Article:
This is the same resurrection confidence that sustains Christians in every kind of danger. In one of her last letters home before being killed in an anti-Christian uprising in China, missionary Dr. Eleanor Chestnut wrote, “I don’t think we are in any danger, and if we are, we might as well die suddenly in God’s work as by some long, drawn-out illness at home” (Servants of the King, 99). Dr. Eleanor could write this because she had lost her life long before, when she believed on Jesus. In his sovereign, saving love, she found unending life and joy that could not be taken away, not even by the hateful blows of her killers.
And so, in Christ there is freedom to live — freedom to act, freedom to risk, freedom to “desire life like water and yet drink death like wine.”
“Who is my neighbor?” (Luke 10:29). The lawyer’s question for Jesus was answered with an example of quiet, costly, compassionate courage from the least likely.
A man lay on the side of the road to Jericho. Robbers had beaten and stripped him, leaving him half dead. He was a bloody mess. Two religious leaders — a priest and a Levite — passed by the dying man. When they saw him, perhaps they prayed a little prayer. Perhaps they scrolled Facebook to avoid eye contact, or turned up their worship music a little louder as they hurried on. Wherever the priest and the Levite were going that day, they made it on time — punctual and presentable. But one man missed his appointments that day.
He is called the “Good Samaritan,” although no Jew at the time would ever have thought to put those two words together. Samaritans were despised — and the feeling was mutual. Yet it was a Samaritan who was a loving neighbor to a complete stranger.
I like to think I am the Samaritan in the story, but far too often I am the Levite instead — too busy to stop, too afraid to get involved, too hurried. But the coronavirus has forced most of us to slow down, to slow way down. For someone whose life is built around motion, this can be very frustrating. My calendar says that today I am to cross the border from Greece into North Macedonia and take the mountain pass to Skopje. Instead, the only thing I’ve crossed today is the street in front of my house.
As hard as it is for me to adjust, in this sudden standstill I’ve found flashes of a silver lining in the smiles of my 94-year-old neighbor when I brought him meals, and in the face of a friend in a heroic fight with cancer who needed groceries and coffee and conversation to break the weary hours.
What need, what opportunity will you see on the Jericho road? It may be a stranded traveler, childcare for kids suddenly out of school whose parents still have a job, or an older neighbor in need. My friend Rosaria Butterfield has said, “Text frequently and pray daily for people whose health or age makes them most vulnerable both to COVID-19 and to gripping fear. Make their comfort your priority.”
“In your hearts honor Christ the Lord as holy, always being prepared to make a defense to anyone who asks you for a reason for the hope that is in you; yet do it with gentleness and respect” (1 Peter 3:15). This is a good time to speak of the hope that we have in Christ. This is why my friend and his wife (I’ll call them Sam and Leah) with their children returned to China at the height of the coronavirus outbreak.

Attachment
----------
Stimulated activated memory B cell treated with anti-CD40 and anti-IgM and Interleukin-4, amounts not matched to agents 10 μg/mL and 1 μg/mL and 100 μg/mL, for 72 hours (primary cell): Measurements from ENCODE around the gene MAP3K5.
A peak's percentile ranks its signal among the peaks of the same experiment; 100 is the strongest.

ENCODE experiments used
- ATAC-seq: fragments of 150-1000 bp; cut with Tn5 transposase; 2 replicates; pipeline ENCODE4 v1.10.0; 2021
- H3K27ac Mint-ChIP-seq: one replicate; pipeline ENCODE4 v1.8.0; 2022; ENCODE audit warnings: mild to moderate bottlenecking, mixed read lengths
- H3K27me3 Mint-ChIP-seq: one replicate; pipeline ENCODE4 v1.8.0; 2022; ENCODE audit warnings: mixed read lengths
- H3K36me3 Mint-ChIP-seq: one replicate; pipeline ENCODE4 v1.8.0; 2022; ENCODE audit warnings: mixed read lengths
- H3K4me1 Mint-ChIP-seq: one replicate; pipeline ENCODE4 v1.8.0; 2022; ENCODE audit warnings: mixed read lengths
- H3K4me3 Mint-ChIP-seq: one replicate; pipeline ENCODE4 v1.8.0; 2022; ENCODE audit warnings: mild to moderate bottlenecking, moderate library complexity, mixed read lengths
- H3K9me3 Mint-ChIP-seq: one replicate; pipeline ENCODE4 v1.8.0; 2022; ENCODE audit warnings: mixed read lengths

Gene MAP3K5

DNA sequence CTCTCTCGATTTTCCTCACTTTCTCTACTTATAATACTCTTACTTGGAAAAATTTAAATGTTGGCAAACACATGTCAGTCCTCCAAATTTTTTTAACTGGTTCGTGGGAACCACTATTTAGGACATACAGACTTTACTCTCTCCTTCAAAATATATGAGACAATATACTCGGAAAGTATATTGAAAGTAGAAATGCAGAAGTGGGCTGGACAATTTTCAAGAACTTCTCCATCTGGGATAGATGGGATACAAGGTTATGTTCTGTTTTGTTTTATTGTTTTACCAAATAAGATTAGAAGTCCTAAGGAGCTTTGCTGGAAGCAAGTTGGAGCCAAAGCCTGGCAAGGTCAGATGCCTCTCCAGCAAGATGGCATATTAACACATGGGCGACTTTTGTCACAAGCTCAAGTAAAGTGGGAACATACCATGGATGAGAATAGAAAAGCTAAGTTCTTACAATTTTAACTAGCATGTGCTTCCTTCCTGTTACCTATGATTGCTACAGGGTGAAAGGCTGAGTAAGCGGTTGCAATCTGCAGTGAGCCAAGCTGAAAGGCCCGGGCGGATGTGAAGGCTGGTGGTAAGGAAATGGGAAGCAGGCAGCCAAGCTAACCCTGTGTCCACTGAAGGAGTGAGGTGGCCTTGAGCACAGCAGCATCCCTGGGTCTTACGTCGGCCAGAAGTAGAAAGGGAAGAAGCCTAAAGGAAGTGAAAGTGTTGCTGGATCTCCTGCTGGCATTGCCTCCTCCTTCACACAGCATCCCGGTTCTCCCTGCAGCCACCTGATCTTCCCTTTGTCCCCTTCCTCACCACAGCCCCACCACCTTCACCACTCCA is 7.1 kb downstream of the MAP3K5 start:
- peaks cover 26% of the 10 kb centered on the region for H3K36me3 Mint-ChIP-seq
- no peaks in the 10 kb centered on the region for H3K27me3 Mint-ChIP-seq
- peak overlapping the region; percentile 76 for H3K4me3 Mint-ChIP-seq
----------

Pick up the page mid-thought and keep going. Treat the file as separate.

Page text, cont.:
It was a difficult, thought-out, prayed-out decision. At a time when most everyone who could get out of China were doing just that — and for good reason — Sam and Leah made a different decision. In the midst of rampant fear, they could show and tell their Chinese neighbors and colleagues that there is living, lasting hope in Jesus. It was also important to demonstrate this truth to their Chinese brothers and sisters as they stood and served shoulder to shoulder with them in this crisis.
Sam, in his last message to me before flying back into China, told of how the Scripture had shaped their decision. He said,
Second Timothy chapter 1 has really come into my mind several times, especially that call to gather with his people to fan into flame the gift of God, because he “has not given us the spirit of fear and timidity but of power, love, and self-control.” Paul goes on to say the way you fan into flame the gift of God is by sharing in suffering for the gospel by the power of God.
Sam went on to describe an obscure Christian in that chapter named Onesiphorus, whose courageous act was simply to be there for Paul the prisoner:
When everyone abandoned Paul, Onesiphorus was the guy who was not ashamed of his chains and stood with him and sought him out and refreshed him. Even though we will be locked in our house for at least a period of time — and maybe more than that 14-day quarantine — we feel like this is a really important time to be standing with our Chinese brothers and sisters and to be living out what we believe Luke 12 says — that there is something much worse than the coronavirus and that there’s something much better than health.
My friend is another Onesiphorus. He and his family’s step of faith and love and risk has strengthened my own heart during these daunting days — because courage, too, is contagious.
Dear Jesus, our brave Captain, please speak through your people and act through your people, even as you steady our fearful hearts by your presence. Give us work to do. Raise up an army of Onesiphoruses, who will reflect the power of your rising in this present darkness. Amen.
Tim Keesee is the founder and executive director of Frontline Missions International. He has traveled to more than ninety countries, reporting on the church. He is the executive producer of Dispatches from the Front and author of A Company of Heroes. This article was found here at desiringgod.org.